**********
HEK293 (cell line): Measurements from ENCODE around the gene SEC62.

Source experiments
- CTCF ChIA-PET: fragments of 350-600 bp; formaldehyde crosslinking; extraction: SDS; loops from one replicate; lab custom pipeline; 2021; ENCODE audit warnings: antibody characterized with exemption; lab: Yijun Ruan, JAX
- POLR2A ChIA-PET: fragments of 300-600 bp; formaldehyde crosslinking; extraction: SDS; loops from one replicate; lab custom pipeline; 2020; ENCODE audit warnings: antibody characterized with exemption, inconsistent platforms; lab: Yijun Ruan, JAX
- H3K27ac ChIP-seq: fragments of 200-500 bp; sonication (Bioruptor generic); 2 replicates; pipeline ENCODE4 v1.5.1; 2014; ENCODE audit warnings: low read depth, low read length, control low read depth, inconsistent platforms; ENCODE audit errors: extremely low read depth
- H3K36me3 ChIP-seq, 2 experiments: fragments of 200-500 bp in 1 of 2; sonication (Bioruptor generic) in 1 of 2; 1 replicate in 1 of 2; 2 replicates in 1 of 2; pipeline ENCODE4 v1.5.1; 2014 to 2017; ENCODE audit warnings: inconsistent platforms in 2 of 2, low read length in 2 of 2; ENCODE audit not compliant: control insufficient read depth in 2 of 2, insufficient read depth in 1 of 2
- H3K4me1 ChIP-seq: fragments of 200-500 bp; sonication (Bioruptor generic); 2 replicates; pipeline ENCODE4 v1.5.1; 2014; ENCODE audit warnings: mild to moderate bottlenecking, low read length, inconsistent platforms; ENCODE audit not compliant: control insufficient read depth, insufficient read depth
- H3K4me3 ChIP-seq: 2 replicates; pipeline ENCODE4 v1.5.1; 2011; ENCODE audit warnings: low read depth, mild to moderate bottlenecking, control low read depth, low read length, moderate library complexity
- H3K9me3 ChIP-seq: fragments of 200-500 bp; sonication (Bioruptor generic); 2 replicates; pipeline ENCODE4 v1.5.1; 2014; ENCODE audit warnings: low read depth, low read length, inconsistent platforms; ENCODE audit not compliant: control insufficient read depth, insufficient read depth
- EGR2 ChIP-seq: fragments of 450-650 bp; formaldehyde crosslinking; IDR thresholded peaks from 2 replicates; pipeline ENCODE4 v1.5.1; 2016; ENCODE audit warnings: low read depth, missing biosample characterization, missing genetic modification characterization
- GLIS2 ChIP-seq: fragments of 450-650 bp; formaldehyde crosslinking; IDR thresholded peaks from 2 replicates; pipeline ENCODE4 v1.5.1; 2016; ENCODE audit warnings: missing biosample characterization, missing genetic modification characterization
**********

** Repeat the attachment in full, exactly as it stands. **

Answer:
HEK293 (cell line): Measurements from ENCODE around the gene SEC62.

Source experiments
- CTCF ChIA-PET: fragments of 350-600 bp; formaldehyde crosslinking; extraction: SDS; loops from one replicate; lab custom pipeline; 2021; ENCODE audit warnings: antibody characterized with exemption; lab: Yijun Ruan, JAX
- POLR2A ChIA-PET: fragments of 300-600 bp; formaldehyde crosslinking; extraction: SDS; loops from one replicate; lab custom pipeline; 2020; ENCODE audit warnings: antibody characterized with exemption, inconsistent platforms; lab: Yijun Ruan, JAX
- H3K27ac ChIP-seq: fragments of 200-500 bp; sonication (Bioruptor generic); 2 replicates; pipeline ENCODE4 v1.5.1; 2014; ENCODE audit warnings: low read depth, low read length, control low read depth, inconsistent platforms; ENCODE audit errors: extremely low read depth
- H3K36me3 ChIP-seq, 2 experiments: fragments of 200-500 bp in 1 of 2; sonication (Bioruptor generic) in 1 of 2; 1 replicate in 1 of 2; 2 replicates in 1 of 2; pipeline ENCODE4 v1.5.1; 2014 to 2017; ENCODE audit warnings: inconsistent platforms in 2 of 2, low read length in 2 of 2; ENCODE audit not compliant: control insufficient read depth in 2 of 2, insufficient read depth in 1 of 2
- H3K4me1 ChIP-seq: fragments of 200-500 bp; sonication (Bioruptor generic); 2 replicates; pipeline ENCODE4 v1.5.1; 2014; ENCODE audit warnings: mild to moderate bottlenecking, low read length, inconsistent platforms; ENCODE audit not compliant: control insufficient read depth, insufficient read depth
- H3K4me3 ChIP-seq: 2 replicates; pipeline ENCODE4 v1.5.1; 2011; ENCODE audit warnings: low read depth, mild to moderate bottlenecking, control low read depth, low read length, moderate library complexity
- H3K9me3 ChIP-seq: fragments of 200-500 bp; sonication (Bioruptor generic); 2 replicates; pipeline ENCODE4 v1.5.1; 2014; ENCODE audit warnings: low read depth, low read length, inconsistent platforms; ENCODE audit not compliant: control insufficient read depth, insufficient read depth
- EGR2 ChIP-seq: fragments of 450-650 bp; formaldehyde crosslinking; IDR thresholded peaks from 2 replicates; pipeline ENCODE4 v1.5.1; 2016; ENCODE audit warnings: low read depth, missing biosample characterization, missing genetic modification characterization
- GLIS2 ChIP-seq: fragments of 450-650 bp; formaldehyde crosslinking; IDR thresholded peaks from 2 replicates; pipeline ENCODE4 v1.5.1; 2016; ENCODE audit warnings: missing biosample characterization, missing genetic modification characterization